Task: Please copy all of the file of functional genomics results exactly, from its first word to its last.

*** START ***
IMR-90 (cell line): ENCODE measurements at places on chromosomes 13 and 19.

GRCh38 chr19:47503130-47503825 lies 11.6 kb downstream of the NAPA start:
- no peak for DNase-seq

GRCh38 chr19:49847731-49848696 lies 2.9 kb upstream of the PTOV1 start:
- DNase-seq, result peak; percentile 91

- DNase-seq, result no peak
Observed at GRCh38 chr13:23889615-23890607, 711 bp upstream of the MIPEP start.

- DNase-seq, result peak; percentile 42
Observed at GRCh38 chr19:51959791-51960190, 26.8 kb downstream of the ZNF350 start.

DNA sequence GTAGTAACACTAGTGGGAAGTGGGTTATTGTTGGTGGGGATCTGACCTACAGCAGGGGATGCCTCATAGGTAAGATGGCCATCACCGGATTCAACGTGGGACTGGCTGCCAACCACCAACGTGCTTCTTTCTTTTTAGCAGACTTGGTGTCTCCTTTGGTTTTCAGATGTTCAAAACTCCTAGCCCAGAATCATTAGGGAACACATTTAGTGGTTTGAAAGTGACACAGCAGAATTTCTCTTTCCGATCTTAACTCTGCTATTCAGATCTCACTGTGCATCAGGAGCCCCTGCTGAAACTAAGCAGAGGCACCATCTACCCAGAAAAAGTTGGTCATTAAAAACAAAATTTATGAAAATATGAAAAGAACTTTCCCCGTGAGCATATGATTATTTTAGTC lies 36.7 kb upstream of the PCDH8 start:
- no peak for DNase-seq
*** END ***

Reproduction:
IMR-90 (cell line): ENCODE measurements at places on chromosomes 13 and 19.

GRCh38 chr19:47503130-47503825 lies 11.6 kb downstream of the NAPA start:
- no peak for DNase-seq

GRCh38 chr19:49847731-49848696 lies 2.9 kb upstream of the PTOV1 start:
- DNase-seq, result peak; percentile 91

- DNase-seq, result no peak
Observed at GRCh38 chr13:23889615-23890607, 711 bp upstream of the MIPEP start.

- DNase-seq, result peak; percentile 42
Observed at GRCh38 chr19:51959791-51960190, 26.8 kb downstream of the ZNF350 start.

DNA sequence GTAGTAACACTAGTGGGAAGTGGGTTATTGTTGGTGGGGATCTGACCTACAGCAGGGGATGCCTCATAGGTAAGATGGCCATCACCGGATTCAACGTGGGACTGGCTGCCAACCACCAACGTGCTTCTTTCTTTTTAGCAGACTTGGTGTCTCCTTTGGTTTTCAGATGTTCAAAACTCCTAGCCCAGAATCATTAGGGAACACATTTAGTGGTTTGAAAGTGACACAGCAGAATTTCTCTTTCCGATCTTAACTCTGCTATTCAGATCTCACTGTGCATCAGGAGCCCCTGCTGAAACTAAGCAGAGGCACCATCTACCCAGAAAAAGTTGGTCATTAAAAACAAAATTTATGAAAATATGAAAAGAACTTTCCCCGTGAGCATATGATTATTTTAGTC lies 36.7 kb upstream of the PCDH8 start:
- no peak for DNase-seq